So when we see simplicity and objectivity in Armin Hofmann and  Emil Ruder design or the grid system and Akzidenz-Grotesk typeface from Josef Müller-Brockmann, and  the study of signs and symbols in Max Bill and Otl Aicher work we immediately see that the Swiss International Style has in fact a lot in common with those previous styles. The Swiss International Style “was based on the development of cohesive principles of visual organization. Important concerns include the linear division of space into harmonious parts; modular grids; arithmetic and geometric progressions, permutations, and sequences; and the equalization of contrasting and complementary relationships into an ordered whole” Philip B. Meggs.  “These teachings fell into step with the objectivity and readability of the International Typographic Style, which aims to create content that is easily recognized and understood by anyone who views it”. http://www.printmag.com/typography/swiss-style-principles-typefaces-designers/

Analysis of the Swiss International Style

As we have seen in the previous point The Swiss international Style as a concept learn from earlier movement and integrate those experience into play. Although The Swiss International Style originates from Switzerland and Germany it has many variant where even those initial concept where developed later in different circumstance. For instance artist that started in Germany ended up in Japan or America integrating those design concepts achieving interesting results and expanding the possibilities even further. This reach an extent where the Swiss Style was a global standard that can be seen even in today’s graphic-design. It makes a norm in functionality.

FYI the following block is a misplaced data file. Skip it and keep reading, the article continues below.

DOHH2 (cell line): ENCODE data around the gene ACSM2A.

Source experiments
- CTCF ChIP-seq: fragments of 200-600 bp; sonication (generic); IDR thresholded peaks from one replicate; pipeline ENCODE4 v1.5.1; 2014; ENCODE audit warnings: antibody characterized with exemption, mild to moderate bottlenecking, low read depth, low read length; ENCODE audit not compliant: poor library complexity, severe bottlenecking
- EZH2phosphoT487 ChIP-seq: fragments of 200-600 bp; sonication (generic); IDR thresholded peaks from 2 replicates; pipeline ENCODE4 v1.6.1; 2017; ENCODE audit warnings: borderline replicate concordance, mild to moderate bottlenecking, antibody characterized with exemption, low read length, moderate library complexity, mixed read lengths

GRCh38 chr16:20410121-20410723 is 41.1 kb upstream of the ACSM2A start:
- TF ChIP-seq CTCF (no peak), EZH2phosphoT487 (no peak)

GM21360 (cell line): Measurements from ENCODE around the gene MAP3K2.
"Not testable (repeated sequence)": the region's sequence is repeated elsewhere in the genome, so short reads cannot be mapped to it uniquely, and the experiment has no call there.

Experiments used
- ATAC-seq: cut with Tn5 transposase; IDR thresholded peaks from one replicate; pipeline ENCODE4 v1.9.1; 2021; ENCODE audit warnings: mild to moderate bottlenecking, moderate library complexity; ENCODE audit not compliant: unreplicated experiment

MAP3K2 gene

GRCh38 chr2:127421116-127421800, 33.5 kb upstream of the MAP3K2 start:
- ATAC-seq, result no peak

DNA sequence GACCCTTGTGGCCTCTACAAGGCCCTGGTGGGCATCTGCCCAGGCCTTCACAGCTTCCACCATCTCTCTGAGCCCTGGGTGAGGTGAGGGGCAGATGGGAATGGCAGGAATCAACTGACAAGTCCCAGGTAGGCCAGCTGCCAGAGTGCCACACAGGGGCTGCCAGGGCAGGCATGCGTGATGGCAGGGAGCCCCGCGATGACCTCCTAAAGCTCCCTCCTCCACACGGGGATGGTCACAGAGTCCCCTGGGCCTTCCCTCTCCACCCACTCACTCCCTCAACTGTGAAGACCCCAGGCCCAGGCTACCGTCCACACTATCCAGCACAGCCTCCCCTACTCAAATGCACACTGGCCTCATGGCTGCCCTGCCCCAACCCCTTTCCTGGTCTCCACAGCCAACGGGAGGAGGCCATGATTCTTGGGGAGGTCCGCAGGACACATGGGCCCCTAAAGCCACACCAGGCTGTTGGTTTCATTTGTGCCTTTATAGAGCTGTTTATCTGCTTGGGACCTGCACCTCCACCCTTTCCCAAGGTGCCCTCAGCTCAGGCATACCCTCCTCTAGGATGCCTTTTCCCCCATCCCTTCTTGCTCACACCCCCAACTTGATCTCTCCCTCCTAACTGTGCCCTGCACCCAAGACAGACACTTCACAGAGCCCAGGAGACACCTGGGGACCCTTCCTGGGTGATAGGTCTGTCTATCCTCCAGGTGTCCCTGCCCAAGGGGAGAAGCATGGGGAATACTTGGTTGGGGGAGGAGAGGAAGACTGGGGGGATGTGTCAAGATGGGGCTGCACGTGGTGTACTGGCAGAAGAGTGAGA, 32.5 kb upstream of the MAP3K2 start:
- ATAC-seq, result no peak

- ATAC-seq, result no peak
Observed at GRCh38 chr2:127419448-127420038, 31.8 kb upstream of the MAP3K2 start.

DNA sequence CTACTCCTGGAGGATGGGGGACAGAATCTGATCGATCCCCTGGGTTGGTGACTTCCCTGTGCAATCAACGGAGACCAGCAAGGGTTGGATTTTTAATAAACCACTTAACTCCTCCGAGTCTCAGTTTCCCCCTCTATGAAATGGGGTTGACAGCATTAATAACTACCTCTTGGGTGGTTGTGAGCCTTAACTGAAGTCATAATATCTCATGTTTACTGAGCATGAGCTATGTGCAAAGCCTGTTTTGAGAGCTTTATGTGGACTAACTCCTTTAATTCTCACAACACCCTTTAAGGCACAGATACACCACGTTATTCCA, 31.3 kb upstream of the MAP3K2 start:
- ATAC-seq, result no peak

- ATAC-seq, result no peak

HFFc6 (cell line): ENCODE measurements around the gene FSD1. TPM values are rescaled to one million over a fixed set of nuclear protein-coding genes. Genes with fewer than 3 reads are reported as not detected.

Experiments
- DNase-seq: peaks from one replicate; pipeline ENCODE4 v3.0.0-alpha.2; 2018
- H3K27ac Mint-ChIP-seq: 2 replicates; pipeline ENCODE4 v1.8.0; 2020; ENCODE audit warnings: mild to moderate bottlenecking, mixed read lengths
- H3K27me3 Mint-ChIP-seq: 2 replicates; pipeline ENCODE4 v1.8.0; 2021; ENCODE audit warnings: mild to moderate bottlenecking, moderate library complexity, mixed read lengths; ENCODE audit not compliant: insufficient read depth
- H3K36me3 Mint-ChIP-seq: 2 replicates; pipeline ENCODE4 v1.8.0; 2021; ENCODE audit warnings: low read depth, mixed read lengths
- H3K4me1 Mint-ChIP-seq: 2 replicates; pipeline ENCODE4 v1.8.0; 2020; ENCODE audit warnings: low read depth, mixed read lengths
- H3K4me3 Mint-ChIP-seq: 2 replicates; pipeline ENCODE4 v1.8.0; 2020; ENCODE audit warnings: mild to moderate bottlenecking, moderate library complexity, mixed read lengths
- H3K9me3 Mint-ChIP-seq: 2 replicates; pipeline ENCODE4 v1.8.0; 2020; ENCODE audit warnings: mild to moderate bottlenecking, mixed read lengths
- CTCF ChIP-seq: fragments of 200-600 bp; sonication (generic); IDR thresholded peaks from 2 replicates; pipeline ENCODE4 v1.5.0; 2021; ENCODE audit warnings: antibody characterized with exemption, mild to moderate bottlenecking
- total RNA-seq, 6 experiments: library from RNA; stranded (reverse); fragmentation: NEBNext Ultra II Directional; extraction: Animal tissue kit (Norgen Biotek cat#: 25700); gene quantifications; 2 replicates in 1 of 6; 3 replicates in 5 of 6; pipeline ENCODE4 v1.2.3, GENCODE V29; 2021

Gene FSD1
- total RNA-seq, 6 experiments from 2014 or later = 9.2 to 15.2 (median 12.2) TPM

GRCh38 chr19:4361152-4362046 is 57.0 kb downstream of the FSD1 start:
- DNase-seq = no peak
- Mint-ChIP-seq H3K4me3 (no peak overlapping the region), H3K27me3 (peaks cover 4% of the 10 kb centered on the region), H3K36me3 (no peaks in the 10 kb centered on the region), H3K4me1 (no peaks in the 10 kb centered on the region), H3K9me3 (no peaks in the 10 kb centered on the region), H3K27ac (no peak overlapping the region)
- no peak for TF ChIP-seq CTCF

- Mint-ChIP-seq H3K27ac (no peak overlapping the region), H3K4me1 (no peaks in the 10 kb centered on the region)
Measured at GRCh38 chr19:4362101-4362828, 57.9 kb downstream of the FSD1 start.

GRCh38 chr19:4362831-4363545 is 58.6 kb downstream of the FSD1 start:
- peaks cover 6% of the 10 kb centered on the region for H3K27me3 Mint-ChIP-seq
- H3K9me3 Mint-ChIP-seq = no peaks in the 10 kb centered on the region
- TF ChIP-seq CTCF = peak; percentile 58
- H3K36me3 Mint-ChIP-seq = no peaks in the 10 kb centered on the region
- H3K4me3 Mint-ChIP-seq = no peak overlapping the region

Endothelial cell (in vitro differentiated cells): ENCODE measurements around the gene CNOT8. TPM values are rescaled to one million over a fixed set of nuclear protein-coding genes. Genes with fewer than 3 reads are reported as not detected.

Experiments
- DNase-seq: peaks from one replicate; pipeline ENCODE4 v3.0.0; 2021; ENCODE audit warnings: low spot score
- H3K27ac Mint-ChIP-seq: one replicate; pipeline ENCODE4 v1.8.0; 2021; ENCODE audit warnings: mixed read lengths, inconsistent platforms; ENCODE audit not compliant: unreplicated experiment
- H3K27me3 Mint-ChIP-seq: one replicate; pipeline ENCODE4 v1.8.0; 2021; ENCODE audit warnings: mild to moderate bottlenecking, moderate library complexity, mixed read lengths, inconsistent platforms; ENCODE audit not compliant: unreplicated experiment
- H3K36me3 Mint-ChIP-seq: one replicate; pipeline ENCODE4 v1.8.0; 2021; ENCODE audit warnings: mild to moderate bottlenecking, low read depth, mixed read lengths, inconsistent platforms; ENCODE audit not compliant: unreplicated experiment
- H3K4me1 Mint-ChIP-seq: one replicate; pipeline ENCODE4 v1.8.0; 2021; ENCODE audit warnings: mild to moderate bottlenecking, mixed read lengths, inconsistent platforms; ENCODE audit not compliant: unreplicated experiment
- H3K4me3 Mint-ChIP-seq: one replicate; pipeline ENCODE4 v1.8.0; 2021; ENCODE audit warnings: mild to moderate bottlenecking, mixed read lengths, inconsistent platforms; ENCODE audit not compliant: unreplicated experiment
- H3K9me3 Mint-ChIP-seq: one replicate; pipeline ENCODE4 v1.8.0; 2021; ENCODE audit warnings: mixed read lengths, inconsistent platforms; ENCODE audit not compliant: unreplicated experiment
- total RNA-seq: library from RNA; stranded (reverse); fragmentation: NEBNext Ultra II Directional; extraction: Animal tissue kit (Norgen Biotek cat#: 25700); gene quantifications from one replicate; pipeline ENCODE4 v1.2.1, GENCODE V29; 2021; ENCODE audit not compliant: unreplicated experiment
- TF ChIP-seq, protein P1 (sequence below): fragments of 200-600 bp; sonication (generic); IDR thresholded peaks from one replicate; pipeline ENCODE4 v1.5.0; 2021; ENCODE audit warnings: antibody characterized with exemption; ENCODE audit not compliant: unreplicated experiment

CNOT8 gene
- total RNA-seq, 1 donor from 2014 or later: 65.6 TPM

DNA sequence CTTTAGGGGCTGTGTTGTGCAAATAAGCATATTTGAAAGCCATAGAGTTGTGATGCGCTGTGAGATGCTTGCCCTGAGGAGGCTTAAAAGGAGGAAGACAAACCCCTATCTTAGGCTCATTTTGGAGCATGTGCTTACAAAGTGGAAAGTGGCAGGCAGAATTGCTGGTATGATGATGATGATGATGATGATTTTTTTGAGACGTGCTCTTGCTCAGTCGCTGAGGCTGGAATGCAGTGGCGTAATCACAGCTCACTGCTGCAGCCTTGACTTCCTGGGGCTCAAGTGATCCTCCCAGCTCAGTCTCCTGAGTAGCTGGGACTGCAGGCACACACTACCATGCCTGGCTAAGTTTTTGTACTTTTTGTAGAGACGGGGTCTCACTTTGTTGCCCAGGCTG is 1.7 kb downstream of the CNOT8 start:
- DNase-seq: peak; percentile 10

Back to 1918 Ernst Keller joined The Zurich School of Applied Art and it was the starting point for the Swiss Style. He “argued that the solution to a design problem should emerge from its content” there he “demonstrates his interest in symbolic imagery, simplified geometric forms, expressive edges and lettering, and vibrant  contrasting color” Philip B. Meggs

Ernst Keller, poster for the Rietberg Museum, 1955

Very similar concept were developed in The Basel School of Design ,  the main difference was that here the typography was the main subject “type loses its purpose when it loses its communicative meaning; therefore, legibility and readability are dominant concerns” Philip B. Meggs

Also the use of picture and overlapping colours is present.  It is important to note that many of the teacher in the basel school were student at the The Zurich School of Applied Art with Ernst Keller as a teacher.

Josef Müller-Brockmann, public awareness poster, 1960.


The Ulm Institute of Design developed from the Bauhaus School and evolved into Swiss Style and it was found by Inge Aicher-SchollOtl Aicher and Max Bill. https://en.wikipedia.org/wiki/Ulm_School_of_Design

From here also evolved the in depth concepts of semiotics branches; in other words, semantics, syntactics  and pragmatics where  “semantics, the study of the meaning of signs and  symbols; syntactics, the study of how signs and symbols  are connected and  ordered into a structural whole; and pragmatics, the study of the relation of signs  and symbols to their users” Philip B. Meggs